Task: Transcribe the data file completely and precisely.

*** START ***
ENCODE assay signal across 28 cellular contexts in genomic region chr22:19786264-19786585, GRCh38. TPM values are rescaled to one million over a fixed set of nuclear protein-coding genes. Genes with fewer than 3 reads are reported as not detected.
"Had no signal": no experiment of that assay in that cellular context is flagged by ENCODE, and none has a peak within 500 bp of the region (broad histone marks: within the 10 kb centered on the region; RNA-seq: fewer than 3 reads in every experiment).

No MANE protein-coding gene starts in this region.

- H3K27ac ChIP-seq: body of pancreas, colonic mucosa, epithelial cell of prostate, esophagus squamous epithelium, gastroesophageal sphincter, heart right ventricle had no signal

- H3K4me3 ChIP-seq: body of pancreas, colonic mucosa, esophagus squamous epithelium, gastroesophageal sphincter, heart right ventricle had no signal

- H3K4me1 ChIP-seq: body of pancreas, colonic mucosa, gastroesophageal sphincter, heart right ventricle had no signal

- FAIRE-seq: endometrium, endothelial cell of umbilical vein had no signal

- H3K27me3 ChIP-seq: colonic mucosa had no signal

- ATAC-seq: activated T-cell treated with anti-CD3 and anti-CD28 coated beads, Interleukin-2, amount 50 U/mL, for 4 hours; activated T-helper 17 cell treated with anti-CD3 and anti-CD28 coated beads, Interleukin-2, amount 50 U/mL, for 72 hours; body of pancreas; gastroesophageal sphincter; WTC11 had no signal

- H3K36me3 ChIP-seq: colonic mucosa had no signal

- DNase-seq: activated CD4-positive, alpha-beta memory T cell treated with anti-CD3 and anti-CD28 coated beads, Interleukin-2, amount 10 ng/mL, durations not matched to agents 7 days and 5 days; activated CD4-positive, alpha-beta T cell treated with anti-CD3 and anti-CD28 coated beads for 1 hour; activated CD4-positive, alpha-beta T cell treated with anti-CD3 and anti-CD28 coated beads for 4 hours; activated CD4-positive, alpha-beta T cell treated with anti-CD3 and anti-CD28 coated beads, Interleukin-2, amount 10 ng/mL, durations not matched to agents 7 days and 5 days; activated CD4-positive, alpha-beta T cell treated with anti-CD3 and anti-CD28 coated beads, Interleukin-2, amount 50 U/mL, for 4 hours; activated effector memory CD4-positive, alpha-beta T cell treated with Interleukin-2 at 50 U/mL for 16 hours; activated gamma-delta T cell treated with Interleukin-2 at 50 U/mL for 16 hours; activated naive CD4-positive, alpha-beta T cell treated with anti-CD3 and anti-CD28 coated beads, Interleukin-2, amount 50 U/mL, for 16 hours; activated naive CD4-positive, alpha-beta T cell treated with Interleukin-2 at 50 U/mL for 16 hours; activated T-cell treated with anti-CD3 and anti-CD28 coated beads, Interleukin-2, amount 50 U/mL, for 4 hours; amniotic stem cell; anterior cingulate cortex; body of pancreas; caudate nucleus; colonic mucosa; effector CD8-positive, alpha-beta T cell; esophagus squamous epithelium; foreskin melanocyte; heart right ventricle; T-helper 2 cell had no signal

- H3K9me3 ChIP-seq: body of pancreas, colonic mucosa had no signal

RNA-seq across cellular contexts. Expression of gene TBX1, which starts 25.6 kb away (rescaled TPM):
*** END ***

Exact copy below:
ENCODE assay signal across 28 cellular contexts in genomic region chr22:19786264-19786585, GRCh38. TPM values are rescaled to one million over a fixed set of nuclear protein-coding genes. Genes with fewer than 3 reads are reported as not detected.
"Had no signal": no experiment of that assay in that cellular context is flagged by ENCODE, and none has a peak within 500 bp of the region (broad histone marks: within the 10 kb centered on the region; RNA-seq: fewer than 3 reads in every experiment).

No MANE protein-coding gene starts in this region.

- H3K27ac ChIP-seq: body of pancreas, colonic mucosa, epithelial cell of prostate, esophagus squamous epithelium, gastroesophageal sphincter, heart right ventricle had no signal

- H3K4me3 ChIP-seq: body of pancreas, colonic mucosa, esophagus squamous epithelium, gastroesophageal sphincter, heart right ventricle had no signal

- H3K4me1 ChIP-seq: body of pancreas, colonic mucosa, gastroesophageal sphincter, heart right ventricle had no signal

- FAIRE-seq: endometrium, endothelial cell of umbilical vein had no signal

- H3K27me3 ChIP-seq: colonic mucosa had no signal

- ATAC-seq: activated T-cell treated with anti-CD3 and anti-CD28 coated beads, Interleukin-2, amount 50 U/mL, for 4 hours; activated T-helper 17 cell treated with anti-CD3 and anti-CD28 coated beads, Interleukin-2, amount 50 U/mL, for 72 hours; body of pancreas; gastroesophageal sphincter; WTC11 had no signal

- H3K36me3 ChIP-seq: colonic mucosa had no signal

- DNase-seq: activated CD4-positive, alpha-beta memory T cell treated with anti-CD3 and anti-CD28 coated beads, Interleukin-2, amount 10 ng/mL, durations not matched to agents 7 days and 5 days; activated CD4-positive, alpha-beta T cell treated with anti-CD3 and anti-CD28 coated beads for 1 hour; activated CD4-positive, alpha-beta T cell treated with anti-CD3 and anti-CD28 coated beads for 4 hours; activated CD4-positive, alpha-beta T cell treated with anti-CD3 and anti-CD28 coated beads, Interleukin-2, amount 10 ng/mL, durations not matched to agents 7 days and 5 days; activated CD4-positive, alpha-beta T cell treated with anti-CD3 and anti-CD28 coated beads, Interleukin-2, amount 50 U/mL, for 4 hours; activated effector memory CD4-positive, alpha-beta T cell treated with Interleukin-2 at 50 U/mL for 16 hours; activated gamma-delta T cell treated with Interleukin-2 at 50 U/mL for 16 hours; activated naive CD4-positive, alpha-beta T cell treated with anti-CD3 and anti-CD28 coated beads, Interleukin-2, amount 50 U/mL, for 16 hours; activated naive CD4-positive, alpha-beta T cell treated with Interleukin-2 at 50 U/mL for 16 hours; activated T-cell treated with anti-CD3 and anti-CD28 coated beads, Interleukin-2, amount 50 U/mL, for 4 hours; amniotic stem cell; anterior cingulate cortex; body of pancreas; caudate nucleus; colonic mucosa; effector CD8-positive, alpha-beta T cell; esophagus squamous epithelium; foreskin melanocyte; heart right ventricle; T-helper 2 cell had no signal

- H3K9me3 ChIP-seq: body of pancreas, colonic mucosa had no signal

RNA-seq across cellular contexts. Expression of gene TBX1, which starts 25.6 kb away (rescaled TPM):